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Showing results for tags 'incidental main motion'.
It is my understanding that the five ranking privileged questions are not privileged if they are made while no business is pending. When this occurs, RONR 12th in 20:3 using "Recess" as the example, states that the motion is then handled as a main motion. Isn't it, in fact however, an incidental main motion in this example and if so, why doesn't Robert's make that clear to the reader?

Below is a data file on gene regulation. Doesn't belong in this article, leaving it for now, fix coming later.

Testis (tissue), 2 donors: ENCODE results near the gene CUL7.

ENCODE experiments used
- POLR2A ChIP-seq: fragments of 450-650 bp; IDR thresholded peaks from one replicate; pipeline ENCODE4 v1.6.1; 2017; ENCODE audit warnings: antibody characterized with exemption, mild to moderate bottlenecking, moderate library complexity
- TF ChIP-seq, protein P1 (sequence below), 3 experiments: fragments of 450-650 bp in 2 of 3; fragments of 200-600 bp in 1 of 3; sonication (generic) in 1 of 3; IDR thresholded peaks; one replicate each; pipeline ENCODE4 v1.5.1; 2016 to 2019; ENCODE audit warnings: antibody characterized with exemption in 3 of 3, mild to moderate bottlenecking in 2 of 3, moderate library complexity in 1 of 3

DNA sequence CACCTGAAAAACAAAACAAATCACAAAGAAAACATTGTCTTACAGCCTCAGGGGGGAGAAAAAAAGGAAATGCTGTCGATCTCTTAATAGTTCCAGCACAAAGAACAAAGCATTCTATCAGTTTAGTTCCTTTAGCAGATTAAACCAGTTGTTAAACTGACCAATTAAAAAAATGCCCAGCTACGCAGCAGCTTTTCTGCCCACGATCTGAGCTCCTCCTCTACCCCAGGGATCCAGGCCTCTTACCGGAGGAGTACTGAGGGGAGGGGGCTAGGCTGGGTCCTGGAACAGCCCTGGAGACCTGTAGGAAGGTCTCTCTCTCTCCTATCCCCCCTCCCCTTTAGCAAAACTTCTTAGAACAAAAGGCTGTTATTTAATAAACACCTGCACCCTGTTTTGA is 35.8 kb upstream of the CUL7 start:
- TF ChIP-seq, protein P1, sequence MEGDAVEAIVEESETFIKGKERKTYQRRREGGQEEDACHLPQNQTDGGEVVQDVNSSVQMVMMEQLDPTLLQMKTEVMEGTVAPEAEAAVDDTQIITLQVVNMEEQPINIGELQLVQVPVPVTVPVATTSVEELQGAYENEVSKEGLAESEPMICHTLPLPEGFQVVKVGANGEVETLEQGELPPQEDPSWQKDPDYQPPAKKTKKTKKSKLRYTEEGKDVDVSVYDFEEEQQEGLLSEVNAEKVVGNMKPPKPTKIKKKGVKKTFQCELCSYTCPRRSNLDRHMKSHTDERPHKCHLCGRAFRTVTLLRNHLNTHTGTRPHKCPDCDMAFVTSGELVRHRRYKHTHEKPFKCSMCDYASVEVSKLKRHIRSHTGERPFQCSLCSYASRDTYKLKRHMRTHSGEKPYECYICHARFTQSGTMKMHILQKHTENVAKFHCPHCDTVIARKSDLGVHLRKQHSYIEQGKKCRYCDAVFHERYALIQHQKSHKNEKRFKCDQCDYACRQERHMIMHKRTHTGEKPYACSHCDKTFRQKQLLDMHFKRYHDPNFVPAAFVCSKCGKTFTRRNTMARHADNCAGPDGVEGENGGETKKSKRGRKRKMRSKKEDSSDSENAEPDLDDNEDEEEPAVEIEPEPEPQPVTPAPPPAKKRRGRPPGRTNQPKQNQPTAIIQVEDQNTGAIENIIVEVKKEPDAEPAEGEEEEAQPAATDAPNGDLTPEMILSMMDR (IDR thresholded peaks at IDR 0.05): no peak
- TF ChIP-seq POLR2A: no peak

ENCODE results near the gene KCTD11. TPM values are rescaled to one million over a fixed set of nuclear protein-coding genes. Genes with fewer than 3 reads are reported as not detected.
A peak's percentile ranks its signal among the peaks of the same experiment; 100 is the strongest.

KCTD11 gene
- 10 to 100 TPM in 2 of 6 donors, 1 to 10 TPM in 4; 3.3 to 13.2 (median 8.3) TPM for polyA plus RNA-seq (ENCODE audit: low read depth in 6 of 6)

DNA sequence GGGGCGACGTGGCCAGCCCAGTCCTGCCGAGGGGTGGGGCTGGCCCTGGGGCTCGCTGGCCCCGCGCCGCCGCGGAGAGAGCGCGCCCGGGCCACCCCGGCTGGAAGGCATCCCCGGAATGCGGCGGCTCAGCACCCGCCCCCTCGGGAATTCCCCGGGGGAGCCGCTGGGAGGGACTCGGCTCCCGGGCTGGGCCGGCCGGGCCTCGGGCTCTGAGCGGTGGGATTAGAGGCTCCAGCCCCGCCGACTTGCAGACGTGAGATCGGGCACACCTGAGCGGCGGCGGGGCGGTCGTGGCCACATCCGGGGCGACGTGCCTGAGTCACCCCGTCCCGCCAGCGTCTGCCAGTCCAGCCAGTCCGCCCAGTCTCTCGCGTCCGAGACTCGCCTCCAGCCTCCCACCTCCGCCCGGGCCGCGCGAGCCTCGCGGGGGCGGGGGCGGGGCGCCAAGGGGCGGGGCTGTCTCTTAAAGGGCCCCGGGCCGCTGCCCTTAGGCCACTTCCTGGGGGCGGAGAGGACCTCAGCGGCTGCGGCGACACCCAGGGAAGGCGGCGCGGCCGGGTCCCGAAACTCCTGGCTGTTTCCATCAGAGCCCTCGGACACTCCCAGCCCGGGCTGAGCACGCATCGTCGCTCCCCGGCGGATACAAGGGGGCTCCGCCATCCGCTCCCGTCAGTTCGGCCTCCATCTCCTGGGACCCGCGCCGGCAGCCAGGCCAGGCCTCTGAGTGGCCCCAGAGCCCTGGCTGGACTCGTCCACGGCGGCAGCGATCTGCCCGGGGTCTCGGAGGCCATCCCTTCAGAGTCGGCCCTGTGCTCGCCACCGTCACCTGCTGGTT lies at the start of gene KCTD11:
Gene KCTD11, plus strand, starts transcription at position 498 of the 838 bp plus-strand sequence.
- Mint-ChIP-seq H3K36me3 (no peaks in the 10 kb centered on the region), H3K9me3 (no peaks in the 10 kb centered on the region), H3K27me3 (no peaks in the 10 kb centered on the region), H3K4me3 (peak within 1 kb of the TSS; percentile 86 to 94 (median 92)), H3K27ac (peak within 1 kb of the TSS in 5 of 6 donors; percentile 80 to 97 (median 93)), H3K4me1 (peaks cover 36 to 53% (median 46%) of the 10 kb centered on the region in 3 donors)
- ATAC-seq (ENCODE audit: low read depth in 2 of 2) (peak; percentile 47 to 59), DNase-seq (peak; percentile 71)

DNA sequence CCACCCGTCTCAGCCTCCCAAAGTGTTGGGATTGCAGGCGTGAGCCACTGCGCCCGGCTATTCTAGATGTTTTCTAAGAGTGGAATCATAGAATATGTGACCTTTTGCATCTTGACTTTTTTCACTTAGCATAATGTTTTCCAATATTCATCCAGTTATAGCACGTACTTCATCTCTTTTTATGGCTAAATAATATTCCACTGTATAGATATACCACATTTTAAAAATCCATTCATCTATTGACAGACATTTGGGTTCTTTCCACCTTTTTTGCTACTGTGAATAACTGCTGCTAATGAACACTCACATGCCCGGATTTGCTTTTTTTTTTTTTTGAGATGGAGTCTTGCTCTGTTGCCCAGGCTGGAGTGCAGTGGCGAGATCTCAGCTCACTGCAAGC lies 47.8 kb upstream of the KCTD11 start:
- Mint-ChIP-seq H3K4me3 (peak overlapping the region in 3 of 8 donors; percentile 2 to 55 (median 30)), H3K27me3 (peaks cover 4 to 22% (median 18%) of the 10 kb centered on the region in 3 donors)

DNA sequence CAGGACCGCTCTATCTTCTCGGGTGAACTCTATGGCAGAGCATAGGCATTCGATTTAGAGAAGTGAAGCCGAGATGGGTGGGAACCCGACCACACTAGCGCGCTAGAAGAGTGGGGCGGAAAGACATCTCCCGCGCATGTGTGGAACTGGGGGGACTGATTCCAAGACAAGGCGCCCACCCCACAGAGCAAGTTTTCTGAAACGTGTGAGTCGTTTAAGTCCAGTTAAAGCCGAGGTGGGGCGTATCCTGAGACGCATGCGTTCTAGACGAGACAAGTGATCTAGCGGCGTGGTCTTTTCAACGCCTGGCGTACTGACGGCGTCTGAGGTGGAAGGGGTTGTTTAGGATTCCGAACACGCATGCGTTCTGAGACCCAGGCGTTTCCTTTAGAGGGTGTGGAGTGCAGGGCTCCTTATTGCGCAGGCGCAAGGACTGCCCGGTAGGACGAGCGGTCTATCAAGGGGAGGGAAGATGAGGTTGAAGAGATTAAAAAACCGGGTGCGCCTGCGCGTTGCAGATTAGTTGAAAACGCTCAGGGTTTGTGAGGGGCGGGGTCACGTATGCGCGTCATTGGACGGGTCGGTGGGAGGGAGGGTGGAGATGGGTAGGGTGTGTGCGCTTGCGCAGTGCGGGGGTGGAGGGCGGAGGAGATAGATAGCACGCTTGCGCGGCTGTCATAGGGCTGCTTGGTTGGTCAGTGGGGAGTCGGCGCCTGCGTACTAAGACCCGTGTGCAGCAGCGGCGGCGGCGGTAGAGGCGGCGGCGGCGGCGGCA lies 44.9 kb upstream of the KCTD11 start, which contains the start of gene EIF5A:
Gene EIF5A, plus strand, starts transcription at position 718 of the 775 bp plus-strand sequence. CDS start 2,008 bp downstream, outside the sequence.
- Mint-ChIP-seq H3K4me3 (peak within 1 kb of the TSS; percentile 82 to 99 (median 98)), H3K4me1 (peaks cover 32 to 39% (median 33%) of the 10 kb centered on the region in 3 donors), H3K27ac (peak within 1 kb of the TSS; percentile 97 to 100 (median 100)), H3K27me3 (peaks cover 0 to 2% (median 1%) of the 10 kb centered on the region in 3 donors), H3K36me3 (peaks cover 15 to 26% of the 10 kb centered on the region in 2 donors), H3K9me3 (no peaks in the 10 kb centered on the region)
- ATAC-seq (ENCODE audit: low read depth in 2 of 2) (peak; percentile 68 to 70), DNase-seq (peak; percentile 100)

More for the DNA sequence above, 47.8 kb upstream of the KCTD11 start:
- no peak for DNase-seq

For consistency and explanatory purposes, it seems like at it would be better for the motions to ratify or censure to be explained under the chapter on incendental motions rather than so cursorily at the end of the chapter on the main motion. In the very least, it seems as though the motions to ratify or censure are different enough from the motion to adopt (e.g., recommendations about action to be taken v. not-yet-validated actions perhaps already taken) that the motions should fall under separate subheadings. I raised more specific questions about the motion to ratify in an earlier post. But it also seems like the motions to ratify or censure deserve a more thorough treatment, if not with form and examples then at least with standard descritpive characteristics. I believe the motion to ratify (as opposed to the motion to censure) should not be allowed to be laid on the table such that it could ever fall to the ground. Actions requiring ratification should not go unratified. They should either be ratified or censured. I also believe the synonym to "approve" for the motion to ratify should be omitted. Otherwise the motion to "approve" (i.e., ratify) could become a conflicting term with the practice of approving minutes, which is not done by a motion. Worse, an organization could become mistaken that approving minutes which might include action in need of ratification, say from a previously held special meeting since the last regular meeting, is somehow tantamount to ratifying such actions. Which is bad.